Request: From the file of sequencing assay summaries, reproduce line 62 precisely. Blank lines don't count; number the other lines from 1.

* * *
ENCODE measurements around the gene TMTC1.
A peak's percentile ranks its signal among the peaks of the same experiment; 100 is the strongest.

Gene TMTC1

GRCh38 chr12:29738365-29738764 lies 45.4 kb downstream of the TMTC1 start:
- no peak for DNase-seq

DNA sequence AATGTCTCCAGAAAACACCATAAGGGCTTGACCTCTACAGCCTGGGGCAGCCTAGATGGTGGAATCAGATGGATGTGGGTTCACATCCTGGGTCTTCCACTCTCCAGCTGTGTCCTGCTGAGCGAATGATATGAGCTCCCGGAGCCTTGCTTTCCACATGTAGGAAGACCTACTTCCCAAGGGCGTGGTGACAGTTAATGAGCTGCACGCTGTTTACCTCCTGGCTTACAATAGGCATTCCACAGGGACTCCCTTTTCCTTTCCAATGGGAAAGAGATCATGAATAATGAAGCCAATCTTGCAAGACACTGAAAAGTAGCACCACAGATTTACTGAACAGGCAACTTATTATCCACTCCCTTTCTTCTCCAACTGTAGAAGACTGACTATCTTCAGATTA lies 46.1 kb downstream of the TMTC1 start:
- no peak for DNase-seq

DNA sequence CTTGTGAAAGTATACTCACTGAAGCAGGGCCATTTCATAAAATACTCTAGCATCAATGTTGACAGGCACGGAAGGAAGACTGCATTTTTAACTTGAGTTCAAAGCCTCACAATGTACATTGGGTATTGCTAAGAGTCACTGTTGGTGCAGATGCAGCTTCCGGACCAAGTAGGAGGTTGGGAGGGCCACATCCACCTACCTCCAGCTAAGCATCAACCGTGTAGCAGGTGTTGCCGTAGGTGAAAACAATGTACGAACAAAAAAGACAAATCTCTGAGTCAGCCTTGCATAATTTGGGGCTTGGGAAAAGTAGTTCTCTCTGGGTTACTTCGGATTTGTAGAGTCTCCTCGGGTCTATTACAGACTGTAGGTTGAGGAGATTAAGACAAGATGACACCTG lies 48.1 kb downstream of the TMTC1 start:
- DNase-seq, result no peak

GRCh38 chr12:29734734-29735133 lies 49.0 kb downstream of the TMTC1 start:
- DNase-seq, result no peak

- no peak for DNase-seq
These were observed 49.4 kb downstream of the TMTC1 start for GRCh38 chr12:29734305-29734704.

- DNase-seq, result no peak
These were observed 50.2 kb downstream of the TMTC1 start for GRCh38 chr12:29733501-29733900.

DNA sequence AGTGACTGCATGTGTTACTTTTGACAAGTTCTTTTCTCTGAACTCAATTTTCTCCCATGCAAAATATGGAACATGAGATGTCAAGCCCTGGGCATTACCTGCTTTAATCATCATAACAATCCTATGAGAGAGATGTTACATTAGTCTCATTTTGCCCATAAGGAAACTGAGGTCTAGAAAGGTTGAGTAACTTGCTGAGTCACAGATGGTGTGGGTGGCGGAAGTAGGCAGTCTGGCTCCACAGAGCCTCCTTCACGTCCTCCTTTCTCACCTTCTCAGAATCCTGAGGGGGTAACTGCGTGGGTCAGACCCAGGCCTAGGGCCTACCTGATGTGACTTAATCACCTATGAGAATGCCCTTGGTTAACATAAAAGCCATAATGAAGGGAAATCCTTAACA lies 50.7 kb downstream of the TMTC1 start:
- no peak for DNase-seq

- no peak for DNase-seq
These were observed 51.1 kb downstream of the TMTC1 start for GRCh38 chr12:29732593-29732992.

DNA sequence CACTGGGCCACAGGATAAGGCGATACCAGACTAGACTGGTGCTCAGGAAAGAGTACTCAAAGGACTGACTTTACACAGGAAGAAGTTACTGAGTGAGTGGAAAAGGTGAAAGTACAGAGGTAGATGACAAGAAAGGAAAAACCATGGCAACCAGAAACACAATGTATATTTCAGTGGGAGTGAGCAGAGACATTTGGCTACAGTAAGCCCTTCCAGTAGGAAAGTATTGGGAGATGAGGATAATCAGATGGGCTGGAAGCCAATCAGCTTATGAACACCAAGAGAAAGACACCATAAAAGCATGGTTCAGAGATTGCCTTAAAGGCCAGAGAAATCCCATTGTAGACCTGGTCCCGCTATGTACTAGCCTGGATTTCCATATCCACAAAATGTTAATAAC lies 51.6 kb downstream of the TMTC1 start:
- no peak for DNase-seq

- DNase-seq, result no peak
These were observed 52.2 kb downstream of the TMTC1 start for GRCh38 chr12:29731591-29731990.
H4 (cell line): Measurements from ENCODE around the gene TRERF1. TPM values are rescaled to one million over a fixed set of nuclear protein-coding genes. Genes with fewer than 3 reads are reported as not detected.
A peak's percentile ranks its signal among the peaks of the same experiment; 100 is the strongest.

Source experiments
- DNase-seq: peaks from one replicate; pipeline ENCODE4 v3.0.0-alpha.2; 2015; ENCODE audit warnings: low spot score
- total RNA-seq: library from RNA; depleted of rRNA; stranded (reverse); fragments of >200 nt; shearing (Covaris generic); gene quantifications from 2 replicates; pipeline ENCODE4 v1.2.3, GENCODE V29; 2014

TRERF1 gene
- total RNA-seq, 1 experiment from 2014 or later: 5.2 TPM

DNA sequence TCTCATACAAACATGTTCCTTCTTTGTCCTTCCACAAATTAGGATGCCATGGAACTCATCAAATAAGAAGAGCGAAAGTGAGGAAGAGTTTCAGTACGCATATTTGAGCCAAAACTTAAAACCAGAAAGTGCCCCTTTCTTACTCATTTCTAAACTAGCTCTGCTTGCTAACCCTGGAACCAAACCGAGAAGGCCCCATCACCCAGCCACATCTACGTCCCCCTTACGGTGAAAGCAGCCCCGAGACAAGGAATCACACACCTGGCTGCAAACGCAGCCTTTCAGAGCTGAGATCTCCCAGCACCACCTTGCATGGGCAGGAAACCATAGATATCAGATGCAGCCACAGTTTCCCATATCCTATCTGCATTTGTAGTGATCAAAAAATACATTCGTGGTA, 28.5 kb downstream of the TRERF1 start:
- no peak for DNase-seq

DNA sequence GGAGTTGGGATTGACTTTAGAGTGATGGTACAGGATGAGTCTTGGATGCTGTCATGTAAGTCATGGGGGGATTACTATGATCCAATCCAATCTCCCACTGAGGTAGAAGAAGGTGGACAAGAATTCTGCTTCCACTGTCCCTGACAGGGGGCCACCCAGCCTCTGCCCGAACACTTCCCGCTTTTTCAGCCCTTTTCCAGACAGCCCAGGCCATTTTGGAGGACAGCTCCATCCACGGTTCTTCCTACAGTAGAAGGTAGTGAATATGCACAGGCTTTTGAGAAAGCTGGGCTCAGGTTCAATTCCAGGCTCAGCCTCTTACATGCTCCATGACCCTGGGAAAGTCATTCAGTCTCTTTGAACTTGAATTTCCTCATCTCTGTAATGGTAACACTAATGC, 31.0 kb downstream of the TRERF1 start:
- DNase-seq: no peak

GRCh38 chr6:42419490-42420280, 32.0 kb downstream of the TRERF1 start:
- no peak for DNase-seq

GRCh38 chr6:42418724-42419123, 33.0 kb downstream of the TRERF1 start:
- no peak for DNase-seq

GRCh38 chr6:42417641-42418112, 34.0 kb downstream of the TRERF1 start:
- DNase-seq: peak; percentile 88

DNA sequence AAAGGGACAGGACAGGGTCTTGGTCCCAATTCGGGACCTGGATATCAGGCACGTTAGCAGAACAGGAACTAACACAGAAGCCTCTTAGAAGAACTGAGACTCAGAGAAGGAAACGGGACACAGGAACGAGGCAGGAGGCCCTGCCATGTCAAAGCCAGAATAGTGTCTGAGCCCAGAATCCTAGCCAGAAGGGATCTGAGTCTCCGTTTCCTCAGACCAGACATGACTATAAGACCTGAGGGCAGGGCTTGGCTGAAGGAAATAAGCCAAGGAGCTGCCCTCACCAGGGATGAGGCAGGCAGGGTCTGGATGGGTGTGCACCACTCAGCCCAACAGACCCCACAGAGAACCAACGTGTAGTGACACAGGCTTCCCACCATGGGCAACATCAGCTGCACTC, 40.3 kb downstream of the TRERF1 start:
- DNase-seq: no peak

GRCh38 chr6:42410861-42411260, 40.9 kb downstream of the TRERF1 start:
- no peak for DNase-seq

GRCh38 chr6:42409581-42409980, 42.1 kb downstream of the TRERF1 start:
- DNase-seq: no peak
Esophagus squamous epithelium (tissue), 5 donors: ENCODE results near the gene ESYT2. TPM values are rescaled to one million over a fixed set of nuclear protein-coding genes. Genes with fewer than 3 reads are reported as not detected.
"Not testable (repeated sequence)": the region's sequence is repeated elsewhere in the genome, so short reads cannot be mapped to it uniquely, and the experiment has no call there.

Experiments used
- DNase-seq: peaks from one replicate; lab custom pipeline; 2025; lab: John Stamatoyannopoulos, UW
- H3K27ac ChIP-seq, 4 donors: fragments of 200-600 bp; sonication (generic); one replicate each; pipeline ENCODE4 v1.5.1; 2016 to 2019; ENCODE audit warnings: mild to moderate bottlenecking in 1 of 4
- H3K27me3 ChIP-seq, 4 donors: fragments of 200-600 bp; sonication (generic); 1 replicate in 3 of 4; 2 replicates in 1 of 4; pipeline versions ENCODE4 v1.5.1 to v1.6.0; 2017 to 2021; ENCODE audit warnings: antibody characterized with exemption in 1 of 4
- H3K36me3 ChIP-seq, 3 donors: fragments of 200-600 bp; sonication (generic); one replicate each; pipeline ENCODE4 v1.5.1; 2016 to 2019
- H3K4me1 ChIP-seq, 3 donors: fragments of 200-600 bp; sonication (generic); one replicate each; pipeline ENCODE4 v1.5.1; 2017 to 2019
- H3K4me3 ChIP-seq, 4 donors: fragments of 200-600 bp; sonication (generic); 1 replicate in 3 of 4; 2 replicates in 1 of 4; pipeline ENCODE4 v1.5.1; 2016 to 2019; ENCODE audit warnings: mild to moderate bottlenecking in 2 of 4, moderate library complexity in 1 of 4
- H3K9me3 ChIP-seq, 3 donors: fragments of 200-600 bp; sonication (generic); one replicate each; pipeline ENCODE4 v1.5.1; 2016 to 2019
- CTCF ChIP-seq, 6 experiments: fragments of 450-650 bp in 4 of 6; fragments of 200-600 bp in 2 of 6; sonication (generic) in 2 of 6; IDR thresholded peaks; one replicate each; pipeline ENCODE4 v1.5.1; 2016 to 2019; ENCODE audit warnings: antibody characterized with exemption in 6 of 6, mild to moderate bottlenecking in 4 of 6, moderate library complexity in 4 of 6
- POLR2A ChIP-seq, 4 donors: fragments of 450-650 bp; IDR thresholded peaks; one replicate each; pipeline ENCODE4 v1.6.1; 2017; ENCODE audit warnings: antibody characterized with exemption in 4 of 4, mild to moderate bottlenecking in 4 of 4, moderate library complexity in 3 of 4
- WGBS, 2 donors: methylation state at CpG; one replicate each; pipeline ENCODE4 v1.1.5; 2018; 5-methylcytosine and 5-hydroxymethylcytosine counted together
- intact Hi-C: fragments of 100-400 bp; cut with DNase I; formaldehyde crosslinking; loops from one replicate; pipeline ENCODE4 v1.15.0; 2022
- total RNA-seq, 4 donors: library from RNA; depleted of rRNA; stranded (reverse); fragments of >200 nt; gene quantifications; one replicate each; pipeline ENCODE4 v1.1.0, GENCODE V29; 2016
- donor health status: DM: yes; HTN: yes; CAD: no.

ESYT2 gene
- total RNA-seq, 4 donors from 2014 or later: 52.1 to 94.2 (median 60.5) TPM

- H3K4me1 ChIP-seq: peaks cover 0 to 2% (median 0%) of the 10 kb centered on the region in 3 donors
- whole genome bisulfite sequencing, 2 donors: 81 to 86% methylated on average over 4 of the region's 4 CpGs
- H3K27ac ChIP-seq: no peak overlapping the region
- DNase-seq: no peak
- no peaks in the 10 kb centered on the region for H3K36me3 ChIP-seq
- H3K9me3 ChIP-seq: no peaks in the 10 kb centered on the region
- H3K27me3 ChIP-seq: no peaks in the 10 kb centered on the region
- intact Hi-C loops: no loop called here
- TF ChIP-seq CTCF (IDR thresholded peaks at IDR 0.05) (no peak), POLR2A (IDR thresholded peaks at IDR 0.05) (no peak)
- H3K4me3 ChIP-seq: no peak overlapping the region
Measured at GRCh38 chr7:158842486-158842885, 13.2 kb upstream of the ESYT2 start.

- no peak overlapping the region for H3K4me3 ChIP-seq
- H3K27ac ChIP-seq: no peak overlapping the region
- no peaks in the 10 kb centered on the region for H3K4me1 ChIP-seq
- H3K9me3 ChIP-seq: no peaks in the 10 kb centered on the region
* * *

- donor health status: DM: yes; HTN: yes; CAD: no.